Time and time again, we are facing a new goal for what equality is. Chauvinism, "MRA" - these are strictly for male power, they claim. Feminism, which is clearly an ideology that favors women, is inherently good. This is what I simply can't understand. In objective talks about gender relations, there simply isn't a possibility existing where feminism was only striving for male and female equality. It claims to strive for equality but instead it tries to achieve whatever goal it has at the moment by lowering the equal opportunities of men.

And heck, in most polls and tests in the matter I've done, I've come out as a feminist. Yet by saying I want equality I am labeled as a misogynist.

If you were unlucky enough to read through all of that, I meant to say video games are fun and I want to keep them that way.

I feel like it's never a good idea to make sweeping generalizations. "All" is a pretty strong term, and I'd be suspiscious of anyone wanting "all" of anything to be a certain way (sounds like it'd make for a pretty boring world.)

Kind of wary of discussions that use the word "should," come to think of it (because then we're getting into Platonic Ideals and dictating over-arching conditions without respect to context and nuance.)

I feel like most people would be in agreement that it depends on the specific game. If we're talking about an RPG where the point is to customize your hero and have the world react to your decisions then I'd say it kind of just fits that you'd be able to choose your gender. Even beyond equality's-sake, sometimes it's just fun to play as a character different from you anyway. But I feel like we're kind of to a point where that's the expectation for those games anyway - off the top of my head I can't think of any recent games like that which don't offer you a choice.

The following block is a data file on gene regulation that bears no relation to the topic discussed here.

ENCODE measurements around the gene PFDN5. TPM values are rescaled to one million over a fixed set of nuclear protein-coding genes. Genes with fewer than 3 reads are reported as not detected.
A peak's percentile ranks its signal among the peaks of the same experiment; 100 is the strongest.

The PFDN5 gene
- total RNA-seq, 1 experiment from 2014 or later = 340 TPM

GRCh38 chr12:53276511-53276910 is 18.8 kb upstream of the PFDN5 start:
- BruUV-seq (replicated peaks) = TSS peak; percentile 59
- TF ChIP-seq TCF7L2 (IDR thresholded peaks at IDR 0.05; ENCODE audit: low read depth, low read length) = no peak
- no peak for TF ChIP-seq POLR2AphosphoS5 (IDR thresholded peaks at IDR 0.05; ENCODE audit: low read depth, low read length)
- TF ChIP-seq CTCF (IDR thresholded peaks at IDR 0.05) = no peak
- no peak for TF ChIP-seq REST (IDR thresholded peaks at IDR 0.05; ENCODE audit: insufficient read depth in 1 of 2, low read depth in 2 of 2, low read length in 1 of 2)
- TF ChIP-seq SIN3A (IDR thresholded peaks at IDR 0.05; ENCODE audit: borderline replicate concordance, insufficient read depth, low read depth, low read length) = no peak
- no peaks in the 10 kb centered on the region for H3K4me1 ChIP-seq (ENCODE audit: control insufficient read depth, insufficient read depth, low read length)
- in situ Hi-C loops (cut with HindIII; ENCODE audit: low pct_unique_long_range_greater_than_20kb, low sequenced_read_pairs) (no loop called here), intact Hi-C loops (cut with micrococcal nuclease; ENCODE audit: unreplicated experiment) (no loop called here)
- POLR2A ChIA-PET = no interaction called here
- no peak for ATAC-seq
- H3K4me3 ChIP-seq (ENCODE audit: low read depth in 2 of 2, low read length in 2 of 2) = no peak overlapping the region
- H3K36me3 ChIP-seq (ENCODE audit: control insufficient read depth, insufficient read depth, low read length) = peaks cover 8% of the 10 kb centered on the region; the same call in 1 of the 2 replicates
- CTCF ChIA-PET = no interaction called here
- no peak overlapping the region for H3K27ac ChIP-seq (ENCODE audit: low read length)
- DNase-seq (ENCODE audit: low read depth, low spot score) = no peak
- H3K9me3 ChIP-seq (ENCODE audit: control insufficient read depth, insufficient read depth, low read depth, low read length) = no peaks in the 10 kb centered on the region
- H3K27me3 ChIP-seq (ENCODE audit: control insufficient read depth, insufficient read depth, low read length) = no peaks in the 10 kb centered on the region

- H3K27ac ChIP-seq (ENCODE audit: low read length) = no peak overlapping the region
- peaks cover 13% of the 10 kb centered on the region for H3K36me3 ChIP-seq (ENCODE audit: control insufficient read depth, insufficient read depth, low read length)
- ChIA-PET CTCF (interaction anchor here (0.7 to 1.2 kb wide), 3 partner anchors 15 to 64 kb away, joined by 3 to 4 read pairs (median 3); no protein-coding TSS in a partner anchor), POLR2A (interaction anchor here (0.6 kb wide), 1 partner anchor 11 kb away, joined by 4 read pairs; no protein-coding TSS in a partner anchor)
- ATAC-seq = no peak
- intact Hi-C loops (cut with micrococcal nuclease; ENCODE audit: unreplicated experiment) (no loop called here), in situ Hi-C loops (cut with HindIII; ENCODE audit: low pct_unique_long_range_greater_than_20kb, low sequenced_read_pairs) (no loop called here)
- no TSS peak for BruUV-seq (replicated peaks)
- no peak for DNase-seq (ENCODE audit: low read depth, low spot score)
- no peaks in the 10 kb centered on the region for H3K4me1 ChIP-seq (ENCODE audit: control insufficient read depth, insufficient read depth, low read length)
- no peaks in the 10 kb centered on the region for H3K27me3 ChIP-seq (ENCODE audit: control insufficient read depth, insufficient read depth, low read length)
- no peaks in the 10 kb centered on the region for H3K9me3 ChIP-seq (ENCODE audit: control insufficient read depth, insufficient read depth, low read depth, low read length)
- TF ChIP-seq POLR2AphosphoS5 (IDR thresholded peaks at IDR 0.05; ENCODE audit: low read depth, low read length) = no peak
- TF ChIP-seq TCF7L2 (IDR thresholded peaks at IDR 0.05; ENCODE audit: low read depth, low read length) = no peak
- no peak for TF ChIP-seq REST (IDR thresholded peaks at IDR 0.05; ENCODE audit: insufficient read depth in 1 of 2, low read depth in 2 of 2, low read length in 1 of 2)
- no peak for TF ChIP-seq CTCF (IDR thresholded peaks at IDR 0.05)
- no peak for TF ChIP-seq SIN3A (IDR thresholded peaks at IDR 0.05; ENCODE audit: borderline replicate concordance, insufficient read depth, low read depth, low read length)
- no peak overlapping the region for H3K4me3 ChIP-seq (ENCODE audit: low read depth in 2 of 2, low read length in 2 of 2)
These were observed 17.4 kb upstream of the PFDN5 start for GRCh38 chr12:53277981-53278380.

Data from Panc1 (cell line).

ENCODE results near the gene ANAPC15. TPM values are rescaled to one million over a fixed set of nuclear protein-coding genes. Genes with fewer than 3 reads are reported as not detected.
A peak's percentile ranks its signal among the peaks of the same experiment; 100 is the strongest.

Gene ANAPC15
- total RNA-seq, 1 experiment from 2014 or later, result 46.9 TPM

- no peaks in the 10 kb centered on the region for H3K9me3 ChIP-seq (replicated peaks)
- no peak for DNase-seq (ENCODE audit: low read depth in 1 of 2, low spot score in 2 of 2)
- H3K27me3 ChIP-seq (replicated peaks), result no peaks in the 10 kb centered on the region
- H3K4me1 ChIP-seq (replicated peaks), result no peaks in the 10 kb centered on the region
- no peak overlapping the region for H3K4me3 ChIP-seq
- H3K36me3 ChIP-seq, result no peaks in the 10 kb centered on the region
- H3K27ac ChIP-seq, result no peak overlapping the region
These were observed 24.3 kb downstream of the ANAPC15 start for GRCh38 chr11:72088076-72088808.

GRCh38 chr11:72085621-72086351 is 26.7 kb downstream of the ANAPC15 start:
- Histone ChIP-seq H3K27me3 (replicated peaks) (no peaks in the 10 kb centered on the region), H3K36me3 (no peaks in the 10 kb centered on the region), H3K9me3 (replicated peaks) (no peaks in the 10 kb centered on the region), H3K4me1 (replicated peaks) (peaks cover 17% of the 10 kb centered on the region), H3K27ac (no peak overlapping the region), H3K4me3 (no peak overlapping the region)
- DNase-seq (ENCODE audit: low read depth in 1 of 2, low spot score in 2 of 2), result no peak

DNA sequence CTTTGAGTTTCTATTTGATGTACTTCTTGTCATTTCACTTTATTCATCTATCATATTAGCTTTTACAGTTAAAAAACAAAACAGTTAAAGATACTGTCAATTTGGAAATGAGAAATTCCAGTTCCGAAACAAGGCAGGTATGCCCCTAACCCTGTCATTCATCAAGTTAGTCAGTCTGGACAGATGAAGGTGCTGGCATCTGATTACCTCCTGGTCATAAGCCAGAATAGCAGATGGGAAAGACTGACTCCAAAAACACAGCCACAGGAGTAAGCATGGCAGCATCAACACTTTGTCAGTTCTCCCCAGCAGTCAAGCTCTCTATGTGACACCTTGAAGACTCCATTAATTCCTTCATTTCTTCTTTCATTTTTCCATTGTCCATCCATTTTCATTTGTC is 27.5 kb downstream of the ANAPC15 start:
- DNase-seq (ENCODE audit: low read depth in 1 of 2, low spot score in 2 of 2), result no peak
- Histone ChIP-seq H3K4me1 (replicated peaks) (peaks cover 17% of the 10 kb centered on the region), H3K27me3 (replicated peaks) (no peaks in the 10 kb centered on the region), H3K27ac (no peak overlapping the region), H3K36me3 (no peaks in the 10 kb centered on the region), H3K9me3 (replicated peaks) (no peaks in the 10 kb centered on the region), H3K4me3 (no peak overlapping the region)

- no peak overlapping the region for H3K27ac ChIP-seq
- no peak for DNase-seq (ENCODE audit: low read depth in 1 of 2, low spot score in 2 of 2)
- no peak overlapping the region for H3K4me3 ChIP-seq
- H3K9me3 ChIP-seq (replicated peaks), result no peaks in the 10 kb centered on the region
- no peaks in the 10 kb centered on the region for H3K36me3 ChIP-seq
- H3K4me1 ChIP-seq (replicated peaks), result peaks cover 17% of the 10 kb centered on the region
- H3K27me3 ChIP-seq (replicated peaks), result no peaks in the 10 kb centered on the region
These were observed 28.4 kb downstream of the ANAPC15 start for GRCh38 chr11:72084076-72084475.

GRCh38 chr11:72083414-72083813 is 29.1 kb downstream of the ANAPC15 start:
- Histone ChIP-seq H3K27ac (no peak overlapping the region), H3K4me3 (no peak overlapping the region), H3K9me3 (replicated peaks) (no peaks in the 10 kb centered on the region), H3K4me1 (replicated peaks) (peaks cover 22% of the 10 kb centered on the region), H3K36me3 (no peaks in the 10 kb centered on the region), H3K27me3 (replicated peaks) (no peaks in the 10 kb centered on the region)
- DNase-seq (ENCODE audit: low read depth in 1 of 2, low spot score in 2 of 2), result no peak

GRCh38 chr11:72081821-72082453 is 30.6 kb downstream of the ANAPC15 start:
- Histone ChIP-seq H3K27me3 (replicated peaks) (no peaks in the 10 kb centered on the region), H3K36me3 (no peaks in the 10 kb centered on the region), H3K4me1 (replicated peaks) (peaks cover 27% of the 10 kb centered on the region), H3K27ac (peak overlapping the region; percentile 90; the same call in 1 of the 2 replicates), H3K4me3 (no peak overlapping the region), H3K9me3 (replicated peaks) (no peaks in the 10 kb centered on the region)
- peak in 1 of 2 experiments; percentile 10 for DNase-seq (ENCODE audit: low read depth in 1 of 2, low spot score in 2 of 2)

But if you're making a story about a specific character, then gender is going to be a part of that specific character's identity anyway. I certainly would never suggest that in The Witcher there's any need for the player to choose whether Geralt is a man or a woman - he's a specific character and one of his traits is that he has a penis.

Would a representative ratio of women to men characters in videogames be a good thing? I would say... probably? I don't think a developer going "well, our last game had a white male protagonist so our next game needs to be about a latino woman" is a goal to strive for, personally. I think that would feel like pandering, as would injecting arbitrary ratios of characters for no better reason.